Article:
Four of the five areas withdrawn today by President Obama were previously excluded from leasing in the current 2012-2017 oil and gas program; three of the five were also excluded by the prior administration. Those areas include the Barrow and Kaktovik whaling areas in the Beaufort Sea, and a 25-mile coastal buffer and subsistence areas in the Chukchi Sea. The withdrawal also includes the biologically rich Hanna Shoal area in the Chukchi Sea, which has not previously been excluded from leasing. Extensive scientific research has found this area to be of critical importance to many marine species, including Pacific walruses and bearded seals.
The proposed Alaska sales would be scheduled late in the program to provide additional opportunity to gather and evaluate information regarding environmental issues, subsistence use needs, infrastructure capabilities, and results from any exploration activity associated with existing leases from previous sales.
The draft proposal invites public comment on one potential lease sale late in the program for a portion of the Mid- and South Atlantic OCS, which includes areas offshore Virginia, North and South Carolina and Georgia.
“At this early stage in considering a lease sale in the Atlantic, we are looking to build up our understanding of resource potential, as well as risks to the environment and other uses,” said Jewell.
The potential lease sale would require a 50-mile coastal buffer to minimize multiple use conflicts, such as those from Department of Defense and NASA activities, renewable energy activities, commercial and recreational fishing, critical habitat needs for wildlife and other environmental concerns.
The July 2014 Programmatic Environmental Impact Statement on Atlantic Geological and Geophysical activities furthered the Atlantic area strategy by establishing a path forward to update information on the region’s offshore oil and gas resources, which is more than 30 years old. Today’s proposal is in line with comments received from adjacent states and reflects the Administration’s thoughtful approach to potential lease sales in new areas, pending further public review and comment.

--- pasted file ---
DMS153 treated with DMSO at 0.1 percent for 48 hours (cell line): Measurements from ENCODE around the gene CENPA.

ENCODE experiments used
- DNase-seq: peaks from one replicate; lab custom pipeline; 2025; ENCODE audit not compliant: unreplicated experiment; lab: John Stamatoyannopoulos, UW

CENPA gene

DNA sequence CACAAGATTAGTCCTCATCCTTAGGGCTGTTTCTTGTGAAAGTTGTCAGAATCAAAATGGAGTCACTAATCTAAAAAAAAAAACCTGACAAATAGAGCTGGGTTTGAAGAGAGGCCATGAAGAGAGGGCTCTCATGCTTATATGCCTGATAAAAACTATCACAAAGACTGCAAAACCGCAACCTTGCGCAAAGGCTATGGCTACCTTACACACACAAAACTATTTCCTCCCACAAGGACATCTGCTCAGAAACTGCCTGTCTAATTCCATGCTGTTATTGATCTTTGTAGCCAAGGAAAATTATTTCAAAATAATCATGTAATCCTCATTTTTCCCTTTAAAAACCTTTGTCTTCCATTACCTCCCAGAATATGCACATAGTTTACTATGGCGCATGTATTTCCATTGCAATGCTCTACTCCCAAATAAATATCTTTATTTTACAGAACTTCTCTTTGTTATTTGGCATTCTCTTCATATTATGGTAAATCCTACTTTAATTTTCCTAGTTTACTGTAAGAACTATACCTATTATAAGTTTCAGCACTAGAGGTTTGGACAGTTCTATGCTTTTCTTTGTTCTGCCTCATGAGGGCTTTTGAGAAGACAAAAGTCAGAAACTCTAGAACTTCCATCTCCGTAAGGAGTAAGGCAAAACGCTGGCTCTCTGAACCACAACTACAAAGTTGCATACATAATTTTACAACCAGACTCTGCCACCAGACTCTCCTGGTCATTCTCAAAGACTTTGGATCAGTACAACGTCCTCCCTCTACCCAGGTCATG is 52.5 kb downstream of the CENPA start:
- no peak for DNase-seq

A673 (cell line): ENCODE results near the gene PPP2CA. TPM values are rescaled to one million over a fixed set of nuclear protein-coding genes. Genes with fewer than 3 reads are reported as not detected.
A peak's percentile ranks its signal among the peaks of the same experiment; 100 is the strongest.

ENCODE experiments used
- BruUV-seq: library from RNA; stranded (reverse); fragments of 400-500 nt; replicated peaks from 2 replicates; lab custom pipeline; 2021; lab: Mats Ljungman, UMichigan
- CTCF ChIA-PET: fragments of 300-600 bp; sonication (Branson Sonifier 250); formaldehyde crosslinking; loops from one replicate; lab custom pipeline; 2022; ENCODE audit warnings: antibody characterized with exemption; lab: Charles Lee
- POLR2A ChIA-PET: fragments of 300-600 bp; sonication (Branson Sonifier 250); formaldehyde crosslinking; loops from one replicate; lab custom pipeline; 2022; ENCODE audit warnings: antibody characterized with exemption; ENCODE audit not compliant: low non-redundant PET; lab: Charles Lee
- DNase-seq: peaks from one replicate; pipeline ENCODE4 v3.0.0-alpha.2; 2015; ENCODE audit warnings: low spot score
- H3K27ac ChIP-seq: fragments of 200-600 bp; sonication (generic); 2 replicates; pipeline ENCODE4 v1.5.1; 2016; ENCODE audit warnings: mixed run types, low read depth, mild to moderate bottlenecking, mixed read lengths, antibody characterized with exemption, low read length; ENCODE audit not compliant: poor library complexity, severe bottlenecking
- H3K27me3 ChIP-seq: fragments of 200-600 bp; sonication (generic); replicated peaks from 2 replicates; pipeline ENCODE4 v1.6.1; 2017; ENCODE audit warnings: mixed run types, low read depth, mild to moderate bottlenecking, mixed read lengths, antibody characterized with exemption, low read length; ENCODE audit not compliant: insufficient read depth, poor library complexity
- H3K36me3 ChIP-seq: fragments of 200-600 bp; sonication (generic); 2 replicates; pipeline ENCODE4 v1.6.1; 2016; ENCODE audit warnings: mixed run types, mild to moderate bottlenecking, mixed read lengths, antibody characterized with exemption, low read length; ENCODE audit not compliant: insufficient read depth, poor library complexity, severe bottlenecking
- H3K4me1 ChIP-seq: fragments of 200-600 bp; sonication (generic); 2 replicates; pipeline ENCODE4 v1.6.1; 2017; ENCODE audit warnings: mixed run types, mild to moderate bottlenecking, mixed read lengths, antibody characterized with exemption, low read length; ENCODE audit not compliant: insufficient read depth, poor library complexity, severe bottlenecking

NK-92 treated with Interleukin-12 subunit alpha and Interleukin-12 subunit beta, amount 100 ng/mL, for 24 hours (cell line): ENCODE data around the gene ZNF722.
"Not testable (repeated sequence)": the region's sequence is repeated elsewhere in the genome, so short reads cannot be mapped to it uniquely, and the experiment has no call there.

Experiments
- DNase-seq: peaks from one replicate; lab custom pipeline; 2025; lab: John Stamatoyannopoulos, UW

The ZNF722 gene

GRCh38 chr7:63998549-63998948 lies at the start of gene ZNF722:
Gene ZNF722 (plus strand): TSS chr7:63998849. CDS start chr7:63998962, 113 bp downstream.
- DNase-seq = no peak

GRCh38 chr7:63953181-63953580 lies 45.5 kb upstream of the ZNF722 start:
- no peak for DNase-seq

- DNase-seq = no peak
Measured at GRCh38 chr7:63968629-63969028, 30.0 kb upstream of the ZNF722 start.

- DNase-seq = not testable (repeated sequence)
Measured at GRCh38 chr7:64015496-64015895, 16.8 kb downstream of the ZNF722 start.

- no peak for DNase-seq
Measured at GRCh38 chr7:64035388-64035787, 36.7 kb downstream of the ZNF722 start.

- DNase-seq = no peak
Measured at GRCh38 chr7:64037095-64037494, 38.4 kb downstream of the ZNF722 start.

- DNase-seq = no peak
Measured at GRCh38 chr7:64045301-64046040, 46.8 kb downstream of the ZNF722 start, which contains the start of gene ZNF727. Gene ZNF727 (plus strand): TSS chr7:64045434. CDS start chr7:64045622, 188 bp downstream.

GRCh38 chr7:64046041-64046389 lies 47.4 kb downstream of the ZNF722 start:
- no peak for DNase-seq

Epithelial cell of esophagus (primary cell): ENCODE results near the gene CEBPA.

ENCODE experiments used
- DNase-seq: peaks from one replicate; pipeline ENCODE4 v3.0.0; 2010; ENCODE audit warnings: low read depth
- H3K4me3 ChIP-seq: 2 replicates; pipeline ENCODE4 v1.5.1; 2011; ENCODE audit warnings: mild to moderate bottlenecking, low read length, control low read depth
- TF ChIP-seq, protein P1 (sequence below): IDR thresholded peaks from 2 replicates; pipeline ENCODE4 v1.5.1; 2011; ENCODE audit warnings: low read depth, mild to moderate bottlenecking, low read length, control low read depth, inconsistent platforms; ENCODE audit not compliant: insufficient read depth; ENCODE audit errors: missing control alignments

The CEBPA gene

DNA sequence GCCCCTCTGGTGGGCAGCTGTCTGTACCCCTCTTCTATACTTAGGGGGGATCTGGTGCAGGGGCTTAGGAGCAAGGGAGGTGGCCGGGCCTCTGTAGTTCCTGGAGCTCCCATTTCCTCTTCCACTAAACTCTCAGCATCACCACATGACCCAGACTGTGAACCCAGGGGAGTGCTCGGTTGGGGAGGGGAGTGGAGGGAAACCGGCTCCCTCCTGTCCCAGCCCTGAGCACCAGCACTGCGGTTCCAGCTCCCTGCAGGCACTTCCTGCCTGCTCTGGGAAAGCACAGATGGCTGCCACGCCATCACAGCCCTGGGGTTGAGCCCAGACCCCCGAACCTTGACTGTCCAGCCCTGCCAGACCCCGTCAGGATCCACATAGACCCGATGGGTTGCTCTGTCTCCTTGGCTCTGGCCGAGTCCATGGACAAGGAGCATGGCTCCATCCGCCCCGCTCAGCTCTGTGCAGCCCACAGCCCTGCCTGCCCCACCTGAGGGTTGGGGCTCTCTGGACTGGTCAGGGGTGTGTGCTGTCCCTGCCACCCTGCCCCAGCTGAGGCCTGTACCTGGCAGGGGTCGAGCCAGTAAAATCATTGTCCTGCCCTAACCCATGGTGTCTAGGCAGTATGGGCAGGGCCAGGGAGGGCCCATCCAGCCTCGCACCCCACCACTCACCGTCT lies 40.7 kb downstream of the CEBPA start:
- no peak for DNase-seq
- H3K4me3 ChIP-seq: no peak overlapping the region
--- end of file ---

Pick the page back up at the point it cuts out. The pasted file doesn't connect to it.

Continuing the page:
Areas off the Pacific coast are not included in this draft proposal, consistent with the long-standing position of the Pacific coast states opposed to oil and gas development off their coast.
“Public input is a critical part of our process and we encourage citizens and groups to provide comments to help guide our decisions,” said Hopper. “We anticipate robust dialogue with stakeholders in the coming months that will help us prepare a program that emphasizes protection of the marine environment and coastal economies and uses the best available science and technology to inform our decision-making.”
In conjunction with the announcement of the DPP, the Department is also publishing a Notice of Intent to Develop a Draft Environmental Impact Statement (EIS), in accordance with the National Environmental Policy Act (NEPA). Following significant public comment and environmental review, the Department will prepare a Draft EIS and Proposed Program, and a Final EIS with the Proposed Final Program (PFP).
The Request for Information, published on June 16, 2014, began a process of broad consideration of all 26 areas of the OCS that are available for leasing and gradually narrows as a result of many stages of public comment and environmental analysis. This DPP is the first such narrowing. Prior to any individual lease sale in the future, BOEM will continue to incorporate new scientific information and stakeholder feedback in its environmental reviews to further refine the geographic scope of the lease areas.
The Draft Proposed Program and the Notice of Intent to Develop a Draft Environmental Impact Statement will be available for public comment for 60 days following the publication of the documents in the Federal Register.
For more information, including maps, please visit: http://www.boem.gov/Five-Year-Program/
President Obama this weekend announced plans to designate 12.3 million additional acres on Alaska’s North Slope as wilderness. This new designation – which should not be possible by virtue of ANILCA’s “no more” wilderness clauses – would be on top of the seven million wilderness acres already within the Arctic National Wildlife Refuge.
The president is “very proud” of himself, but maybe you heard – most Alaskans do not share that feeling. From what we’ve heard, most Alaskans agree with Sen. Murkowski, who expressed genuine anger onSunday nightin the wake of the first of several anti-Alaska energy actions that the Obama Administration plans to take.
As is typical, the White House couldn’t imagine why anyone would disagree with its political choices. Counselor John Podesta even tried to declare that Senator Murkowski’s strong response was not “warranted”as part of a statement clearly confirming that it was.